Tag: oath of kindness
Ace made a big impression on pre-k and kindergarten students at Baltimore’s Lakewood Elementary School yesterday, dazzling them with tricks, soaking up their pats and hugs and swearing in two classrooms whose students took the “Oath of Kindness,” a pledge to be kind to animals.
How this latest stop in our continuing travels came to pass was actually pretty simple, and amazingly bureaucracy-free.
A teacher friend asked if we’d visit. We said yes. She got the necessary clearances and, before you know it, a 130-pound Rottweiler-Akita-chow-pit bull mix was being snuggled, stroked and hugged by a bunch of children half his size.
Karma Dogs, the therapy dog organization of which Ace is a member, came up with two more volunteers who visited the school along with Ace and me — Janet Shepherd and her dog Tami, and Kathryn Corrigan and her dog Puddy.
Together, we covered six classrooms in just over an hour, administering the oath, passing along some basic dog safety tips and stressing the importance of treating animals kindly.
Karma Dogs developed the “Oath of Kindness” after the death of Phoenix, a pit bull puppy who was set on fire by Baltimore teenagers in the summer of 2009 — not the first, or last, case of its type in the city.
The oath reads: “I … pledge always to be kind to animals. I promise never to hurt an animal, be it dog or cat, furry or fat. I promise to tell my friends to be kind to animals and if I see an animal that is being hurt I will tell an adult right away. Scaly or slimy, feathered or blue, to this promise I will be true.”
After reciting the pledge, the children receive a certificate,which is “pawtographed” by the dog, in this case, Ace. The hope is that children who have openly declared they will not be violent towards animals will remember that, tell their friends and inform adults when they see an animal being taunted or abused.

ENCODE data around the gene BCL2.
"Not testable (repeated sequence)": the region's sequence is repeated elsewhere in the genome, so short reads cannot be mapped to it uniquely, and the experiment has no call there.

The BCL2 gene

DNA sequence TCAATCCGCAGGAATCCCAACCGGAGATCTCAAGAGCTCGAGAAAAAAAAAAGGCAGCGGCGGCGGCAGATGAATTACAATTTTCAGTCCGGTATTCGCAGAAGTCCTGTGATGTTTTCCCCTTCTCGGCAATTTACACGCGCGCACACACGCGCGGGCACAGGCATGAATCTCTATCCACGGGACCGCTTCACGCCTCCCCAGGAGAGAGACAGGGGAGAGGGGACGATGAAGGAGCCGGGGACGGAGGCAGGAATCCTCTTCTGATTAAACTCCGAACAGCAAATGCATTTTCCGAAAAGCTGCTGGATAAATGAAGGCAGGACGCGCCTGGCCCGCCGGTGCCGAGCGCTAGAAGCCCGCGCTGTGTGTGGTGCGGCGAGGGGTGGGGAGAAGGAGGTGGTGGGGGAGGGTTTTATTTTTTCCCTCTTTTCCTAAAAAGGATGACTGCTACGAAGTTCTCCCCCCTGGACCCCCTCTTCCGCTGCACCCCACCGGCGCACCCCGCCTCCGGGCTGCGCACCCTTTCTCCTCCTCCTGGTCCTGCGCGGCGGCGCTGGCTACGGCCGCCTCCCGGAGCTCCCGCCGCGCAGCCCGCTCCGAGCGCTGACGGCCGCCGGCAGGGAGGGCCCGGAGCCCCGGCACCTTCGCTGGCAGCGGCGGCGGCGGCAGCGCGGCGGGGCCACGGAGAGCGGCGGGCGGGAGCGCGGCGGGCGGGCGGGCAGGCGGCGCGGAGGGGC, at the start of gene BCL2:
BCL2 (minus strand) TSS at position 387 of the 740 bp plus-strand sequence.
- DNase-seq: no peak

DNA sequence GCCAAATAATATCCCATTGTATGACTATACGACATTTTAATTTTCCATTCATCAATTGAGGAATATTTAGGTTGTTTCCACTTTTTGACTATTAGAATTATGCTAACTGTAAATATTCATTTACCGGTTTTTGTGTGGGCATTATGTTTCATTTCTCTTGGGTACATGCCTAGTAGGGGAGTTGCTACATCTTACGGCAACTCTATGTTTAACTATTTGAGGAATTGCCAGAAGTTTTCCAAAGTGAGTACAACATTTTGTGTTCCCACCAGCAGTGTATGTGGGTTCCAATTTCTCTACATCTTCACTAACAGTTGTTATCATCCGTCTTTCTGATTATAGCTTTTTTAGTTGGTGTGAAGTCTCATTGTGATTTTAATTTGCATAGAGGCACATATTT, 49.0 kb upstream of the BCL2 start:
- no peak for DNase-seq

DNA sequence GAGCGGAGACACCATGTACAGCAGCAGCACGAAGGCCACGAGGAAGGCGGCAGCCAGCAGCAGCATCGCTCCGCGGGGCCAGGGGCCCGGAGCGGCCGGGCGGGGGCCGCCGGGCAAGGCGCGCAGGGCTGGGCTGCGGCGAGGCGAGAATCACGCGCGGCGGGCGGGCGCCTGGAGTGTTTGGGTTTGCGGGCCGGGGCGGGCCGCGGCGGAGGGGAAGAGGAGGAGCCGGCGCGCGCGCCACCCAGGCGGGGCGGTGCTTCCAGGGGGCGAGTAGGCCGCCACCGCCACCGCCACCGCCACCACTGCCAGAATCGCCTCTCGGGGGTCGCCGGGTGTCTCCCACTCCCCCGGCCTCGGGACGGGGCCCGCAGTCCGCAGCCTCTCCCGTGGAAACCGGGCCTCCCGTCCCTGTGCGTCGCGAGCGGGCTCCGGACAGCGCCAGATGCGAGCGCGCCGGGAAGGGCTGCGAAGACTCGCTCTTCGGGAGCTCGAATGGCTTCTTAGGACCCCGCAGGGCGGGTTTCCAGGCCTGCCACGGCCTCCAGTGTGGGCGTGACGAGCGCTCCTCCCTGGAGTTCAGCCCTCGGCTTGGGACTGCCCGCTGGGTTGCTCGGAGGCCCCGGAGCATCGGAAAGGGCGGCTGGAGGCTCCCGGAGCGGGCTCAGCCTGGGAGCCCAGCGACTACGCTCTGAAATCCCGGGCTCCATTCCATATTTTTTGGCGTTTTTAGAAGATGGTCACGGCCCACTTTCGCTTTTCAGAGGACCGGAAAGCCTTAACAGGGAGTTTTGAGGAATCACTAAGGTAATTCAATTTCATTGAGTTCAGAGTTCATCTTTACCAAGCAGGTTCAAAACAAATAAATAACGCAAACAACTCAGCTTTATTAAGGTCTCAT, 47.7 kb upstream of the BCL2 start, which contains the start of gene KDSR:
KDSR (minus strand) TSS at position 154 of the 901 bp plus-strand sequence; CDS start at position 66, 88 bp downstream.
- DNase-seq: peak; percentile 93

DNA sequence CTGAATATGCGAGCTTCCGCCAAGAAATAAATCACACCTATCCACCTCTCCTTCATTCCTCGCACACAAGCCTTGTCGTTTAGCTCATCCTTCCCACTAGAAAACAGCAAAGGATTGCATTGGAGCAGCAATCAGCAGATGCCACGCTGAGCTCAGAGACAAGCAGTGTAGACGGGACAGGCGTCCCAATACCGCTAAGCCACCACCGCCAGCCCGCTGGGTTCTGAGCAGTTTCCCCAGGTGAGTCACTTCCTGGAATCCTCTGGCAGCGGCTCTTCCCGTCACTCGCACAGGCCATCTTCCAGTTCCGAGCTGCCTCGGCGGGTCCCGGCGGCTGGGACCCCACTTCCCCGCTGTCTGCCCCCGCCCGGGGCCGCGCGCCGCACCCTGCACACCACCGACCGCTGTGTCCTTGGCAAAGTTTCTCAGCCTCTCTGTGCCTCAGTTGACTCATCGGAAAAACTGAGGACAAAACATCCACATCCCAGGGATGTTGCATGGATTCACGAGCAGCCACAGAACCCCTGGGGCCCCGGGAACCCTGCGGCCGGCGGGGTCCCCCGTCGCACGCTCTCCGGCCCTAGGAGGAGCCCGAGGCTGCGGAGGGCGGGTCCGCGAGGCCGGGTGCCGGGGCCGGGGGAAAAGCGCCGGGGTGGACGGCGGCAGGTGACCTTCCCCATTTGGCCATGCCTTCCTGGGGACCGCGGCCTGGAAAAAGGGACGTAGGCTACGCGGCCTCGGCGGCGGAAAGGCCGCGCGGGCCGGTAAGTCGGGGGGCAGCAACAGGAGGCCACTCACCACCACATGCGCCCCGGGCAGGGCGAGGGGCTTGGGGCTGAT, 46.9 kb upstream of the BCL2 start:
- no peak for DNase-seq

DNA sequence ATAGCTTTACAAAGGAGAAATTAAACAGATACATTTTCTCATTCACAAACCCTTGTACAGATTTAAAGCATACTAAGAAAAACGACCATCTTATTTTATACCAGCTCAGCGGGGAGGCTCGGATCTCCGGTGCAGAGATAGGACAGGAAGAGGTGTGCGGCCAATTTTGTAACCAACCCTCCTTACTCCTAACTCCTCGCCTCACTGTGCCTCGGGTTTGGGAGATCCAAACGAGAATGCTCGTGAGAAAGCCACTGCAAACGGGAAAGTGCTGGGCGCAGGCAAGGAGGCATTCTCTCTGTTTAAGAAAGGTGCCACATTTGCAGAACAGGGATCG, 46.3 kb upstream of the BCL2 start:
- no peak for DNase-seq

Of the students Ace and I appeared before, about a dozen raised their hands when I asked who was afraid of dogs. But only one declined a chance to pet Ace. Several more had some trepidations, but those seemed to melt away as they watched the other children interact with him.
They were eager to ask questions, and talk about their own pets. One girl spent three minutes talking about her Chihuahua, which she said had the same name she did. Not until the end of her dissertation did she reveal that her dog was a stuffed toy.
I cautioned them against approaching stray dogs, told them to always to ask the owner before approaching a dog, showed them how to let dogs sniff their hands as an introduction and encouraged them to treat dogs as they’d like to be treated — calmly, kindly and lovingly.
Ace made an impression on the children in several ways, I think –through his size alone, his gentleness and his back story: a stray adopted from the shelter, like most of the other Karma Dogs, who went on to try and help humans.
The teacher behind the event (who also took these photos) was Marite Edwards, a longtime friend of Ace’s. When she took the idea to her principal, she learned that the school and district were looking at ways to add dog safety and kindness to animals to the curriculum.
That another case of animal abuse surfaced in Baltimore over the weekend — that of a cat set on fire by two teenagers — confirmed just how much those lessons are needed.
You can find more information about Karma Dogs at its website.
(Photos by Marite Edwards)
Posted by John Woestendiek February 2nd, 2011 under Muttsblog.